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Posts Tagged ‘transistor’

I’ve finally got around to wiring up my 8×8 LED Matrix and now it’s time for some fun with it. Though out playing with this I’ve learnt about shift registers and how we can use them along with a transistor array chip.

First things first, have a read and look through the Arduino’s ShiftOut guide as they are very well put together (keep re-reading it if it doesn’t make sense): http://www.arduino.cc/en/Tutorial/ShiftOut

To summarise the guide:

  • A shift register allows you to have 8 outputs while only using 3 pins on the Arduino
  • You send a byte to the shift register which has 8 bits (e.g. 10010000)
  • You can combine shift registers so instead of having only 8 outputs you can have 16 when using 2, 24 when using 3, and so on
  • When combining shift registers, instead of sending out the 8 bits to the first register and 8 to the second register it’s actually reversed, so the first 8 bits you send are actually for the second register and the next 8 bits go to the first register

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I bet you were expecting to see Part 3 of this build? I’ve recently learned about the important of power dissipation when giving my circuit the real test of 12 volts @ 0.75 Amps and thought I’d share it with you.

In my selection of transistors for the motor controller I went with ones that firstly had a low Vce and then based on price after that; what I didn’t completely take into account is the power dissipation of these components. I know I mentioned it in part 1 however I didn’t completely understand why one of my transistor’s datasheets had 2 values for power dissipation… and now I do, and you will to!

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Following on from Part 1, we’ve done our design and now it’s to put our prototype to the test, this will post won’t be as long as the design because all we need to do is test.

This is how our circuit looks to power 1 motor in 1 direction only.

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So here we are, we’re going to build us a motor controller to control 2 motors in both directions. First we’ll start off with our design which shows how our components will be connected and our reasoning, we could of just bought a motor controller chip like the L298N but we will rather learn something from our build and it should be easier to use than the L298N chip. Another on the plus our motor controller will have is about 1/2 the Vce of the L298N which is an advantage when dealing with low voltage motors and low voltage power supplies as well as back EMF protection (both will be explained).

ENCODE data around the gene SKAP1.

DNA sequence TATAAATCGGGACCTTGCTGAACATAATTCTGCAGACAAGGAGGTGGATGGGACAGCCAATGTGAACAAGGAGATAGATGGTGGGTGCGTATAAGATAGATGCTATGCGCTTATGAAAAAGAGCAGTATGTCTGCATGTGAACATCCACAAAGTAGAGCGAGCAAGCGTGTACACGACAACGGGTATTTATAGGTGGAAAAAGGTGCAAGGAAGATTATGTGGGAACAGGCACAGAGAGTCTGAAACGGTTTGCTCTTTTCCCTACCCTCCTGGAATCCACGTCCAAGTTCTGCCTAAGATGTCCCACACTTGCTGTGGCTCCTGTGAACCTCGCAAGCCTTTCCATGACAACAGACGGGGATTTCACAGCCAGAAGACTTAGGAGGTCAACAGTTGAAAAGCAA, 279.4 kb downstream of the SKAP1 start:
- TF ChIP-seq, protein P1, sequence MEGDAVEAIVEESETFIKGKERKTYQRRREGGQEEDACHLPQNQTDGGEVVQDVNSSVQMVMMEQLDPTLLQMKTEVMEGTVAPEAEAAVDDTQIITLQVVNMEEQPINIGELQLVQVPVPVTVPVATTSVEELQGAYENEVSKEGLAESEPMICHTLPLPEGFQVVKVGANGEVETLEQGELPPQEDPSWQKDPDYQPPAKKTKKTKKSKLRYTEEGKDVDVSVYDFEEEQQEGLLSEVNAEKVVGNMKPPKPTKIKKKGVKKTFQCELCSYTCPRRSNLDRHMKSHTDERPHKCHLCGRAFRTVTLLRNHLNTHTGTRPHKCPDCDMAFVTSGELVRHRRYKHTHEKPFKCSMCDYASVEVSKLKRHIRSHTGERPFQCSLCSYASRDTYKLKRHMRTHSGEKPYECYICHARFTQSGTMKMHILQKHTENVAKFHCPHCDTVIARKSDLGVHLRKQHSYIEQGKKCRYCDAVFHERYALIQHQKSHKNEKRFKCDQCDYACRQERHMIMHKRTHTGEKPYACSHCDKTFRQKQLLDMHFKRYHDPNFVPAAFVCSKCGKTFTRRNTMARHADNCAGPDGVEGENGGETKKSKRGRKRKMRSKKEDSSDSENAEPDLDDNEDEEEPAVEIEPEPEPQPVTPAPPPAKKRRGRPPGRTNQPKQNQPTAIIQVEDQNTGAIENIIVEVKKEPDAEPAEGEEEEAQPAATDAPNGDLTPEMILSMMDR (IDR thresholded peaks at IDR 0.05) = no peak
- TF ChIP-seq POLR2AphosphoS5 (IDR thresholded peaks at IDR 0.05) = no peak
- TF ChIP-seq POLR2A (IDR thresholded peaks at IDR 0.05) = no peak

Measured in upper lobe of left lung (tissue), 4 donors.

This is quite a long post and do remember that I’m also new to understanding all of these concepts so do feel free to correct me if I’m doing something wrong! I’ve spent a good month checking all this out, posting on an electronics forum and trying to grasp the concepts I’ll be explaining you.

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So we’ve got our parts and our motor controller so we are now ready to make this robot move forward, backwards and turn. I’m assuming you’ve put the wheels on the motors, mounted them to your design, used a gearbox if necessary and you do have a motor controller. Plus you also have the 9 volt battery and clip for Arduino.

In this part we will need:

  • Arduino Duemilanove ATmega328
  • 4 x NPN general transistors (e.g. PN100, PN2222)
  • 4 x 6.2K Ohm resistors (10K will do fine too)
  • Breadboard
  • Some wire

Example Schematic below

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I’ve decided to make the next project that just about every person exploring electronics does… the making of a small robot. In my case, I’ll be using the Arduino to control the robot which will just be a robot that can avoid walls that  I might build more functionality in the future.

The first part of the project is to acquire the necessary parts such as motors, gears, wheels, infrared sensors, etc. Luckily for me, I actually had a robot that I was building up before; it’s the Cycbot from RealRobots (for anyone who might remember it). I got around to issue 6 or 7 and eventually gave up on it. I do however have the motors, gears, wheels and the motor controller, so it’s all actually working, it just goes forward for now.

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